It might not be the messiah, but it sure beats the competition...
Having publicly entered the fray regarding the boon (and possible bane) of the digital classroom, I've gotten even more emails and, wow, my Twitter feed's been active as well. Not sure if that's a good thing, but by Friday night, I intend to be unplugged anyway.
My original post was a short and pointed reply to Matt Richtel's September 3rd New York Times article, which drove home a well honed critique of digital classroom initiatives. It's fair to sum up Richtel's reportage as follows: The digital classroom is potentially just another edu-fad, an initiative that is not supported by hard data on educational outcomes and one which might even be harmful, as it bleeds funding away from core educational programs. (OK, Matt? Promise, I read the whole article, and in print no less.) My initial reply argued that 1) Tech should come as an addition to a solid core program; 2) Pedagogy still matters most and 3) Reading and math scores are not the sole valid measures of educational outcomes. While these claims remain valid, the full discussion about educational technology needs to include four final points.
1) The cow is out of the barn. From an early age, our children are exposed to a broad range of media delivered via a dizzying array of devices. Educational researchers increasingly suggest that the saturation of technology is prompting a fundamental shift in the way children's brains access and process information. The news...good or bad...is that this shift has already occurred, and the students that we receive in our classrooms will increasingly bring "digital" as opposed to "analog" brains. Some argue that we can't beat this trend, so we might as well join it lest we risk losing our students' attention entirely.
2) Technology is itself a new literacy. Simple argument: One hundred years ago, we would never dare send a child into the workplace without teaching him how to use a pencil. He would be un-employable. The corollary? Today, a child that cannot navigate the internet, create interactive presentations and develop simple spreadsheets is functionally illiterate and has extremely limited prospects in the employment market.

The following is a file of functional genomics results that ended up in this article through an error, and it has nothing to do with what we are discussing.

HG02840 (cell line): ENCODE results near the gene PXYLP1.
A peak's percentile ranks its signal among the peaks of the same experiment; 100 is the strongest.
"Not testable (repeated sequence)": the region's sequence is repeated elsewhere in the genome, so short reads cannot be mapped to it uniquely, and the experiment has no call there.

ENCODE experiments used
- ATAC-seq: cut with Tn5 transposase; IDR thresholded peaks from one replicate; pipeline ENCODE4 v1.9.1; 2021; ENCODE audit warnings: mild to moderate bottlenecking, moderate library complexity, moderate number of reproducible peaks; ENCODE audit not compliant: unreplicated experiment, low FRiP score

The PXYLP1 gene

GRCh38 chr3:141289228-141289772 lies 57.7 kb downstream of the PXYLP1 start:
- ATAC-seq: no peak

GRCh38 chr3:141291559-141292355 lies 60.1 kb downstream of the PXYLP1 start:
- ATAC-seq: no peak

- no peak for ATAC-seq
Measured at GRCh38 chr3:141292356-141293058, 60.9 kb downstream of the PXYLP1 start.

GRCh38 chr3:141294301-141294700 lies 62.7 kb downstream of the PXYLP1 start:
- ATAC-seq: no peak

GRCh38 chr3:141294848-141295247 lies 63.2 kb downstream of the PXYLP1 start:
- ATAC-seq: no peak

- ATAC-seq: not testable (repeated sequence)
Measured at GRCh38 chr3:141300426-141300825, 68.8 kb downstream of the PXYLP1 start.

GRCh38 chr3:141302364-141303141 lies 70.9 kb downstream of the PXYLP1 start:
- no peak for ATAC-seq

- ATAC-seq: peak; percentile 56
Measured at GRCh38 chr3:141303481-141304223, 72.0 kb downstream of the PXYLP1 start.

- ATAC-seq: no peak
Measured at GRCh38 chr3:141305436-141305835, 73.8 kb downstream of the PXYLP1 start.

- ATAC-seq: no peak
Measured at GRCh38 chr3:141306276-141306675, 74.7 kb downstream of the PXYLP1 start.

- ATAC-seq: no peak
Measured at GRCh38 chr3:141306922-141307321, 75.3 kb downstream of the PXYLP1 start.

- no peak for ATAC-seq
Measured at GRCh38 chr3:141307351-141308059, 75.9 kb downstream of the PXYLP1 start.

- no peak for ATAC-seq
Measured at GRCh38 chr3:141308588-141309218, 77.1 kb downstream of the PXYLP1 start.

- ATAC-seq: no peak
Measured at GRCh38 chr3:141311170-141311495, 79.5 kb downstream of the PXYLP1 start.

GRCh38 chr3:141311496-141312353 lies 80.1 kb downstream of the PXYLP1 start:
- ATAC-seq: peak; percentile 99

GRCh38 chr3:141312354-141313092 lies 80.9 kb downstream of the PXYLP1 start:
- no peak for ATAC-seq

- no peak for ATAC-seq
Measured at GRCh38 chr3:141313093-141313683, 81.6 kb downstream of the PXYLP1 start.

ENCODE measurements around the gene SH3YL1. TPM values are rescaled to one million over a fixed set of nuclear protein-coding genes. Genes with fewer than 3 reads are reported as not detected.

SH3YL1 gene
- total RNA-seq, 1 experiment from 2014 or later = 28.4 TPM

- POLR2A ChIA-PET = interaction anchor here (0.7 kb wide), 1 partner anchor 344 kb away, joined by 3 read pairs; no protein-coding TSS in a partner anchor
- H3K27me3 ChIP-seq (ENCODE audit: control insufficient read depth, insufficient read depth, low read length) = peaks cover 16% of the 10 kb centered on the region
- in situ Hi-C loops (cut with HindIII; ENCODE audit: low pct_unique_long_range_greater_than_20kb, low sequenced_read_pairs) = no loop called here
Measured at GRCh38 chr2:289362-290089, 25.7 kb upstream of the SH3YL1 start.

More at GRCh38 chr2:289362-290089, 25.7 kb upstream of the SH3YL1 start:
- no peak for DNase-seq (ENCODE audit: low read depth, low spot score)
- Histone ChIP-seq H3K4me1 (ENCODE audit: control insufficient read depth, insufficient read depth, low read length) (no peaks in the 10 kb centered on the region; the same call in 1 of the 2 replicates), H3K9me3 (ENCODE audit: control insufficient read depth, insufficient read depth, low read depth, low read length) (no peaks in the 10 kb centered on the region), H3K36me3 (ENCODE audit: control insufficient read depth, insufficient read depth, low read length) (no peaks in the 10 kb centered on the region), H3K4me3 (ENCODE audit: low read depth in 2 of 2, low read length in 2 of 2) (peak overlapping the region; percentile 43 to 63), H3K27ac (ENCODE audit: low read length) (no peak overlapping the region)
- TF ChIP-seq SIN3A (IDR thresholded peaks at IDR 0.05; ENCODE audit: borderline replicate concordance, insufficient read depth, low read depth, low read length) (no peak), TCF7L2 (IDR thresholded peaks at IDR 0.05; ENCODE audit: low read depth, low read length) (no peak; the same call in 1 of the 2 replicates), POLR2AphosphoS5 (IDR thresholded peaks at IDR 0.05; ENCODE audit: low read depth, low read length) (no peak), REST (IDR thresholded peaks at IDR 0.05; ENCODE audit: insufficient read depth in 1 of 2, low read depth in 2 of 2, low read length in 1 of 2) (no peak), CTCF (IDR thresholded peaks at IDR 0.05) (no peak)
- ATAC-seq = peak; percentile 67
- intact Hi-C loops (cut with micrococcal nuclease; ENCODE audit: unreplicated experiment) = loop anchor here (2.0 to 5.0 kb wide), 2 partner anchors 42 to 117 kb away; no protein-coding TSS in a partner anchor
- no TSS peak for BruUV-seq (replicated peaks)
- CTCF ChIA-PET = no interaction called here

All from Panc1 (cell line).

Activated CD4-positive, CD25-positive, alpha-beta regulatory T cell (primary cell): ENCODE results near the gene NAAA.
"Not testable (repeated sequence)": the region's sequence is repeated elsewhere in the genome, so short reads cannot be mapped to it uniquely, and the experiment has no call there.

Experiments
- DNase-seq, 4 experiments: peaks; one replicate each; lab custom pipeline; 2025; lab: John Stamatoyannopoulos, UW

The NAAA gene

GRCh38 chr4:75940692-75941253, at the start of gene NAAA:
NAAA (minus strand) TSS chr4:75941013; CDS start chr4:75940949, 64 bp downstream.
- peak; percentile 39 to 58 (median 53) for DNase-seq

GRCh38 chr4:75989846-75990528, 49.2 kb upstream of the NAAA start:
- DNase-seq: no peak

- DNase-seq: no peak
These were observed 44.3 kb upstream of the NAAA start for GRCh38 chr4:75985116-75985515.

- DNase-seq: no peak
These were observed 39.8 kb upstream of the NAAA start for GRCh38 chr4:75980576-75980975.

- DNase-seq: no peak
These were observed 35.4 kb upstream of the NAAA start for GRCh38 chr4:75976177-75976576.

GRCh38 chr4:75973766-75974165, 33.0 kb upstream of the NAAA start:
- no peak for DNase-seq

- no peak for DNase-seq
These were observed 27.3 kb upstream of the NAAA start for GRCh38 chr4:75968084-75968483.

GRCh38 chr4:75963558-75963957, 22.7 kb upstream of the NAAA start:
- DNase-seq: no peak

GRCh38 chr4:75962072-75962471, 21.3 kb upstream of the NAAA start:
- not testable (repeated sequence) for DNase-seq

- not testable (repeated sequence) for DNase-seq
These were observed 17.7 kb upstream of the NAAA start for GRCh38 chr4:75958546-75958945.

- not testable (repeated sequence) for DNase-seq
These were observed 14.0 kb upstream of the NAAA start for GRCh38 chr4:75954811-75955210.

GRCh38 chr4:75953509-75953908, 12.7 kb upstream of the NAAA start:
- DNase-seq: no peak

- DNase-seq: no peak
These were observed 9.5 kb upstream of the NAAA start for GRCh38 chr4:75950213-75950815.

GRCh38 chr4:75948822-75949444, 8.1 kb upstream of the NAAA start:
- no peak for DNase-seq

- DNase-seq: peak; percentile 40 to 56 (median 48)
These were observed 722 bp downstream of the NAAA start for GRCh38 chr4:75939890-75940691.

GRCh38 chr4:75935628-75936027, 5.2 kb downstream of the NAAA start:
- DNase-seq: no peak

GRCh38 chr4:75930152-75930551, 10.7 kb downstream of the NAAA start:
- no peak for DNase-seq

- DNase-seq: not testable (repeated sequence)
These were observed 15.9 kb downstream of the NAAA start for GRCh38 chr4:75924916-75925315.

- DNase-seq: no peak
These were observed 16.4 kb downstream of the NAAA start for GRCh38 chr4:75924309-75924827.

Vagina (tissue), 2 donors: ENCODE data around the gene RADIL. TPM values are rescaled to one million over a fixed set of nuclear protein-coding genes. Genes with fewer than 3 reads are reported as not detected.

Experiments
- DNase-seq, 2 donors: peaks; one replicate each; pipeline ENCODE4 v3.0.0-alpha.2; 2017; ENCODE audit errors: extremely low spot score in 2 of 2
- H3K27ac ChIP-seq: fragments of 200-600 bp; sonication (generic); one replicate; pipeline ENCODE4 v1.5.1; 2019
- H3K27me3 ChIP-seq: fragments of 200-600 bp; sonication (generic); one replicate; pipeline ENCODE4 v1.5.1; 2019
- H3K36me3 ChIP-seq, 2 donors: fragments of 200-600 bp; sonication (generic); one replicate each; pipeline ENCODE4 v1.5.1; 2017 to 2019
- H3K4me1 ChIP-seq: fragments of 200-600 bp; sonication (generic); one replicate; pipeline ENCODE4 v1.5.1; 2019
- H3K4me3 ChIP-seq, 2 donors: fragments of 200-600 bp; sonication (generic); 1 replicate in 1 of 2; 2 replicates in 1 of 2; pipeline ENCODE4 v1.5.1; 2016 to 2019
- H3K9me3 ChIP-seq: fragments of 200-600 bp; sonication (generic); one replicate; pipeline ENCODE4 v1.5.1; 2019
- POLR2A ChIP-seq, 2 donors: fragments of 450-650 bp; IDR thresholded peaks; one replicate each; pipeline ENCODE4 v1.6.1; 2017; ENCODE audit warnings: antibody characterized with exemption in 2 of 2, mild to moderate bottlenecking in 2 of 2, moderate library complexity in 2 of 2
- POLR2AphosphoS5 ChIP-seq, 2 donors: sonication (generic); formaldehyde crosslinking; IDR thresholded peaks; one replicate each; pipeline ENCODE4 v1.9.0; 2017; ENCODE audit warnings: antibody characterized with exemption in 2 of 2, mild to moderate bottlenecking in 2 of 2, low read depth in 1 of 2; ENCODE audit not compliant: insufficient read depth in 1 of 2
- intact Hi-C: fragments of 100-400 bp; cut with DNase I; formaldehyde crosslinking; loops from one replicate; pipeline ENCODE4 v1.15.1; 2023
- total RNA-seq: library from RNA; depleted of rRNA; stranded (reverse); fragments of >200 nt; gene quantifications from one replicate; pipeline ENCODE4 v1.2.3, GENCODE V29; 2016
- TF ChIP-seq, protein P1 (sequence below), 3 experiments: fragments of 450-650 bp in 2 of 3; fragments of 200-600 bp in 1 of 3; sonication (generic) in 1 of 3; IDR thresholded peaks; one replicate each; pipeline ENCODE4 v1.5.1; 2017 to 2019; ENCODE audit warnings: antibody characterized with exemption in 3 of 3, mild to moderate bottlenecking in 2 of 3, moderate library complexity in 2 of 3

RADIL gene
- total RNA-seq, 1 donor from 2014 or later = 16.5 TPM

3) Pedagogic advantages. Educational technology can do several things that few other vehicles can match. It can instantaneously connect learners from around the world. It can allow educators to create and deliver content that is consistently professional looking and truly interactive. Ed tech supports differentiation by allowing children to access multiple content levels within a lesson or to demonstrate their knowledge by creating a range of products that are driven by student interest. Why wouldn't we want these tools?
And for all that?
4) Ed tech will not bring the Messiah. Even as my school, the South Peninsula Hebrew Day School, strings Cat-5 cable and hangs wireless APs from pillar to post, we are drawing some lines. Our early childhood program will remain a low-tech or even a no-tech zone. In fact, we just invested in some really exciting technology for ages 2-5: Water tables. Sand boxes. Clay for sculpting. Wooden blocks. Lots of paint, all in primary colors. So far, we have found that these "open ended materials" have had a powerful impact on spurring creativity and encouraging children to imagine their own categories of work and play.
So Matt, even as we invest in dozens of new laptops, fast wireless and (coming soon) a tablet computer roll-out in grades 5-8, we have kept balance within our program. We are not doing this as a way to chase test scores or to impress parents. Rather, we want to invest resources wisely so that our students develop creativity, a strong cluster of basic skills...and yes, a finesse with Wikis, Wordles and Wifi. It's the best way we have found to prepare our kids for the confounding, brave new world that awaits them.
Dr. Allen Selis can be reached at firstname.lastname@example.org.
Then again, there's always Twitter!